Imagining the earth as a vast, scorched, barren wasteland, inhibited by large, lumbering prehistoric creatures might give you a bit of a mental picture of what you're in for musically on this massive sounding release Surya from an outfit that goes by the name of Queen Elephantine, currently based out of New York City. Recorded just over a year ago in Hong Kong, Surya is just now seeing a proper CD release after previously only being available digitally and through a self issued CD-R. However you want to classify the music made by these four promising young musicians and we could use such typical words as stoner, doom, psych, sludge etc… the fact is this 5 song disc is an epic and sprawling collection of kick ass jams designed to penetrate the thickest cranium.
The world of Queen Elephantine begins appropriately enough with the song named after their creators. This track commences with the hypnotic droning sound of a tanpura, before the thick, throbbing bass kicks in and light percussion along with the chant style vocals take over. The ritual has indeed begun. "Ramessess II" starts almost the same way with more droning tanpura, (in fact this instrument serves as an anchor for four out the five tracks on Surya) before bassist Daniel Quinn slams out another absolutely killer bass line. Before you know it the beast has lumbered off with guitarist Indrayudh (Indy) Shome in tow, providing more chanted vocals to match the equally colorful, psychedelic textures of his guitar playing. This monster which clocks in at an exhausting sixteen and half minutes is nothing short of pure, primal sludge that goes for broke and eventually threatens to self destruct by breaking into an all out freak out towards the end. Next up is "Kabir" which begins with light percussive touches and a slinky bass line, sounding briefly like a darker, murkier version of Sabbath's "Planet Caravan" before the tension gradually builds and morphs into something much more menacing.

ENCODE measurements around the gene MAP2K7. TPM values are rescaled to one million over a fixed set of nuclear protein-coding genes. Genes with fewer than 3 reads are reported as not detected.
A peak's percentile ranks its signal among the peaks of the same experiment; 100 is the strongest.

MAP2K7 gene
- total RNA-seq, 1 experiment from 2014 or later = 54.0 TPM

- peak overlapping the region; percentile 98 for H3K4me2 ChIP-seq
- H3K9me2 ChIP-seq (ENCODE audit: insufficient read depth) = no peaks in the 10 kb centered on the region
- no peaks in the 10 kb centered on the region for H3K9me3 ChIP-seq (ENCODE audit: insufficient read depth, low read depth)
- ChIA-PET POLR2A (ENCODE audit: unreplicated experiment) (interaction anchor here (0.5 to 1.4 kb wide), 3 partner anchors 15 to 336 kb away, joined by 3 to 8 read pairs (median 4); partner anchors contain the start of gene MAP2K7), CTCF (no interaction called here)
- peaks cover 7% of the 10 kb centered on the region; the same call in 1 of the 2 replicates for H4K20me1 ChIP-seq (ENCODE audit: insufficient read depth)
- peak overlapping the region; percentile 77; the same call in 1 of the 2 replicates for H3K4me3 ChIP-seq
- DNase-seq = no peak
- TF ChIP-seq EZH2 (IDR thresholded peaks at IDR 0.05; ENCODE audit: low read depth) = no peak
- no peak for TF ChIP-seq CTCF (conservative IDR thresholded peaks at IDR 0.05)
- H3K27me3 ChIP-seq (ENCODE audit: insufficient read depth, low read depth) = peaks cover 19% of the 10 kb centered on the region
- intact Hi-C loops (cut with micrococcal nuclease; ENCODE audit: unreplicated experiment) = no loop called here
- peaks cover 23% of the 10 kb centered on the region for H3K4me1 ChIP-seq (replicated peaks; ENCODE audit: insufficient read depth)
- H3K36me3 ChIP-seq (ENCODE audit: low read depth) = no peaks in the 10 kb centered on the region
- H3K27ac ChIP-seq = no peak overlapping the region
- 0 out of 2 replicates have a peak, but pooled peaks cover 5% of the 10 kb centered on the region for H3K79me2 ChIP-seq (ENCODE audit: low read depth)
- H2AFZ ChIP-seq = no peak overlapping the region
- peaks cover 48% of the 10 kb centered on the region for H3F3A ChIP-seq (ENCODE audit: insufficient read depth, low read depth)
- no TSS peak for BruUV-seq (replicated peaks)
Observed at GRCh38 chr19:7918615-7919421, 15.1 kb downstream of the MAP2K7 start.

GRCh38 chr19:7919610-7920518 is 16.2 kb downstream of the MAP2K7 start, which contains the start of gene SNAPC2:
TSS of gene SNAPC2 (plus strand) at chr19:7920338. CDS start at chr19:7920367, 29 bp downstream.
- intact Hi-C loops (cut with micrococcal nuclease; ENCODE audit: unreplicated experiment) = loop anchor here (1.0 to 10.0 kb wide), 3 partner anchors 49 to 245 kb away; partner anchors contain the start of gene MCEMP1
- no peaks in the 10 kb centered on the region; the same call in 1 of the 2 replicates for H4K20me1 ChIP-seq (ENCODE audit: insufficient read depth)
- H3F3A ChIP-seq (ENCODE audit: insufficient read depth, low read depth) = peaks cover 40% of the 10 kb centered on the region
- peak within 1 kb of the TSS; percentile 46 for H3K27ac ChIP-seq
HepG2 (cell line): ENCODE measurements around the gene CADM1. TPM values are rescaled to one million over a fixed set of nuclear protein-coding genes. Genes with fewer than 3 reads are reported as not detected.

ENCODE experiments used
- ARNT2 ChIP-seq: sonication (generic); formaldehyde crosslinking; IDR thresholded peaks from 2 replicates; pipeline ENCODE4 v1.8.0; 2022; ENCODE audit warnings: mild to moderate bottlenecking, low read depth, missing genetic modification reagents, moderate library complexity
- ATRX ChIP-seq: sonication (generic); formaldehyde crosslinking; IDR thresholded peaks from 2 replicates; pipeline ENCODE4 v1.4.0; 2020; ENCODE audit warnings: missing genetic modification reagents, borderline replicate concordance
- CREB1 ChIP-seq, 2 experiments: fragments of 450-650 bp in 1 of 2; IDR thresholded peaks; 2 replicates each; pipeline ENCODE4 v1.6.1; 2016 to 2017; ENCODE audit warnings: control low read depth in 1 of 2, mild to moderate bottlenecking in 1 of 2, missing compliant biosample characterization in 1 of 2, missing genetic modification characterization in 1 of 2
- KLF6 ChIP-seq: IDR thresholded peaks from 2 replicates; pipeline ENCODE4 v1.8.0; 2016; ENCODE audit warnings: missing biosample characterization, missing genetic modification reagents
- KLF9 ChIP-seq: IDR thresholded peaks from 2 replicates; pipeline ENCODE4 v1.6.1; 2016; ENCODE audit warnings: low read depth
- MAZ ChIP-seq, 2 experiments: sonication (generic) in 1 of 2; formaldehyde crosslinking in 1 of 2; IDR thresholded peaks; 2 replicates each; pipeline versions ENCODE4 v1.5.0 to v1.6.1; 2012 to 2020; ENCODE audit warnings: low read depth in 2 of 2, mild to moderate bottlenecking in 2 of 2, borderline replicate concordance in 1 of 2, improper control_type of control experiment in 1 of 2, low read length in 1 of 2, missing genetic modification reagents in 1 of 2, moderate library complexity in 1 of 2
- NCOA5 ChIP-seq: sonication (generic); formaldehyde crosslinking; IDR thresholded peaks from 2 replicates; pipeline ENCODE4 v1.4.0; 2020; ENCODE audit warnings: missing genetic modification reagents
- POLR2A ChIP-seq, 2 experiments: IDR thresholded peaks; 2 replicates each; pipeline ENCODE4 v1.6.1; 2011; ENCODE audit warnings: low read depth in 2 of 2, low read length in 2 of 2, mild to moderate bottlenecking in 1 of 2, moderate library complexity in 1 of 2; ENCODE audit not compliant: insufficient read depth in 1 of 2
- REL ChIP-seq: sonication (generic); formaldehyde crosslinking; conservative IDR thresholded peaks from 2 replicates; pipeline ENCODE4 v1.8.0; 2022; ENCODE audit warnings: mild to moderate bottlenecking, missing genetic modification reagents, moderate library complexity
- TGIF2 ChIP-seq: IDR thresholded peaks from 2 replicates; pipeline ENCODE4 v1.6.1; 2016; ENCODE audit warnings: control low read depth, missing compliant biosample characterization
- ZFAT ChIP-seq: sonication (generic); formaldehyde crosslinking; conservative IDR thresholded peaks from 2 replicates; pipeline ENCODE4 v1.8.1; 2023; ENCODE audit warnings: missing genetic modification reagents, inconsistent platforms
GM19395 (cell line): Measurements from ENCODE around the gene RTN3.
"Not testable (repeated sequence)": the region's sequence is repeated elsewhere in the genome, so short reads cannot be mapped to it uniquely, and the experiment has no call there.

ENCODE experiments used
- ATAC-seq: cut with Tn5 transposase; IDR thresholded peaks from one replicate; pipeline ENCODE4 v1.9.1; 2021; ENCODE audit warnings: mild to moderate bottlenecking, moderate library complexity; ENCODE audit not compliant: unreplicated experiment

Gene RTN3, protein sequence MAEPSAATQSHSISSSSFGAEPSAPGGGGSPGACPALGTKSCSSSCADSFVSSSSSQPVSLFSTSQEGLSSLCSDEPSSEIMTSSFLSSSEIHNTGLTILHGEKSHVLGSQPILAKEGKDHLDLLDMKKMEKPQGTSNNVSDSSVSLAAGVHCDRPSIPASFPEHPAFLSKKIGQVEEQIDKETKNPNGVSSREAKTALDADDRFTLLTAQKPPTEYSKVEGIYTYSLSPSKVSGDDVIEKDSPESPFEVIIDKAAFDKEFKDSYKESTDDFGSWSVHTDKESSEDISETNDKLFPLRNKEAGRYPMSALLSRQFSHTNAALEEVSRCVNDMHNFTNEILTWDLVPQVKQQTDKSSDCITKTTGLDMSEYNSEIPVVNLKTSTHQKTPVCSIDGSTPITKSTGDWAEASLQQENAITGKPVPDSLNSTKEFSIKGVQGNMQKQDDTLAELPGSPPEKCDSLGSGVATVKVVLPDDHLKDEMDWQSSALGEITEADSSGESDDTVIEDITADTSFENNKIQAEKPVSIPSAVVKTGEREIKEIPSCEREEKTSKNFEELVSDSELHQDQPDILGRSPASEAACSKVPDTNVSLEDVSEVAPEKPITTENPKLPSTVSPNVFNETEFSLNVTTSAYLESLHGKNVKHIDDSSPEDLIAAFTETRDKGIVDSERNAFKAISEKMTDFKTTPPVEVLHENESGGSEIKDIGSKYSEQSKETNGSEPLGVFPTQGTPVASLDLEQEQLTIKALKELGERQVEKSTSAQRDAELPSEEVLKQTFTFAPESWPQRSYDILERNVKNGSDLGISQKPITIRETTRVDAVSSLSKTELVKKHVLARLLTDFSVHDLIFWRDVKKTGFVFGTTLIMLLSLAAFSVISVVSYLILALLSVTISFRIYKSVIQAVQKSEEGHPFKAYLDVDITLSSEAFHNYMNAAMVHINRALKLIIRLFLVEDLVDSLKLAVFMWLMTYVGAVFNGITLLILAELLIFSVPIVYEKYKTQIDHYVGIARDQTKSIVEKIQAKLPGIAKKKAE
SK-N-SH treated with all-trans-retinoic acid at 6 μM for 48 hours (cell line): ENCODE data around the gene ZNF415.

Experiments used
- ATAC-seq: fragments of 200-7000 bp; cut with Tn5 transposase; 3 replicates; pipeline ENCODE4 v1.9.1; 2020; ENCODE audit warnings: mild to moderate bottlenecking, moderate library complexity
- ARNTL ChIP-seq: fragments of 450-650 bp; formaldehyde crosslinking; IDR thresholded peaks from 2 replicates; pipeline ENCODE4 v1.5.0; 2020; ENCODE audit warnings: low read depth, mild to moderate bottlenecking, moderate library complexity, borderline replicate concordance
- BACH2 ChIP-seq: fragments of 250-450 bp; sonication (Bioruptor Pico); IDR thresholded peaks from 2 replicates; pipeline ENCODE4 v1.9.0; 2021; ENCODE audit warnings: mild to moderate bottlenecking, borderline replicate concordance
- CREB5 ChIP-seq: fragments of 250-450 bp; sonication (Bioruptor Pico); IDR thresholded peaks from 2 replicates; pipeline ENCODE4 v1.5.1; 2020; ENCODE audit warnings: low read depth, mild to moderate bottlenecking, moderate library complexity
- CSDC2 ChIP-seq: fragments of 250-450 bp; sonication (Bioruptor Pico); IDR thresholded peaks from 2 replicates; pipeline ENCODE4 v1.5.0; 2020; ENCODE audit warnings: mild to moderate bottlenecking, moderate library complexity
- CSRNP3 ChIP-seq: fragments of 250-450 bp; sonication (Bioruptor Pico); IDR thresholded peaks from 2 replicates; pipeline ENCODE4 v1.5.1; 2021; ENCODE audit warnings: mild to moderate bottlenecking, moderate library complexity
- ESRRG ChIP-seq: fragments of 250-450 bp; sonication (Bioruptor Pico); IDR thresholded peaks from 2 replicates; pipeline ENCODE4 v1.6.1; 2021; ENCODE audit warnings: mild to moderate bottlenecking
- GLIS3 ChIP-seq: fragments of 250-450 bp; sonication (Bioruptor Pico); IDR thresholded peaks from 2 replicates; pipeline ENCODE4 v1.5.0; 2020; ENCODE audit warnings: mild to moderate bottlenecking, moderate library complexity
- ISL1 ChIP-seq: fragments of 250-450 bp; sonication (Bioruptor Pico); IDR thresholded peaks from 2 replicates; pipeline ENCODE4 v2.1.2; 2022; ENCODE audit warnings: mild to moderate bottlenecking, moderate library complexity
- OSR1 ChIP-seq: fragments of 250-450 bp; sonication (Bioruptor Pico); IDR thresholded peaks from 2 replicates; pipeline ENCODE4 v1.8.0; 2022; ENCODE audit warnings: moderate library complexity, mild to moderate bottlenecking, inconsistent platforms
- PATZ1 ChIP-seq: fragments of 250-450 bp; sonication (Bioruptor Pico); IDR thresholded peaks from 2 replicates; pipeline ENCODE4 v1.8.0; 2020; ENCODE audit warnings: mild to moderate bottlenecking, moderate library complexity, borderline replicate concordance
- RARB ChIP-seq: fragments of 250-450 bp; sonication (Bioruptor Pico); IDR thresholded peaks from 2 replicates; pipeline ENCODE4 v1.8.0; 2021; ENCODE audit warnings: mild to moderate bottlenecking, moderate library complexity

While the majority of the music on Surya could easily be dismissed as being fairly repetitious, I have to admit that this was initially a concern of mine after the first few spins. However, with more listens I came to appreciate the time it takes for these improvised jams to fully unfold. The compositions on Surya have such a fabulously hypnotic quality to them, primarily due to these drawn out and repetitive progressions, that the lines quickly blur from one track to the next. As if the band had intended to save the best for last, the final two tracks "Plasma Thaw" and "Bison" add up to an almost forty minute, unrelenting dose of pure ominous sounding ultra-heaviness. Out of the two "Plasma Thaw" is certainly the groovier track and probably the fastest on the album as far as tempo is considered. Straight out of the introductory count in, the band immediately locks into a super tight groove and then spends the next ten minutes carving through the murky fog. The hard hitting drums and furious percussion work really propels this one into the stratosphere. "Bison" on the other hand is a completely different ball of wax though. Expanding to almost thirty minutes this composition is a prime example of just how adept these guys are at crafting, slow, brooding songs that utilize the tension and release method to sheer perfection.
Surya is an extremely impressive debut effort and one that will keep listeners enthralled from beginning to end. If your musical tastes run towards the sounds of early Sleep, Earth or even elements of Om , then Queen Elephantine should be able to comfortably secure a place somewhere between them on your CD shelf.
Note: The band's current lineup and the one that is scheduled to record the sophomore album now consists solely of Indy Shome (guitars, voice) and Rajkishen Narayanan (guitars, voice).
1) Queen Elephantine
2) Ramesses II
4) Plasma Thaw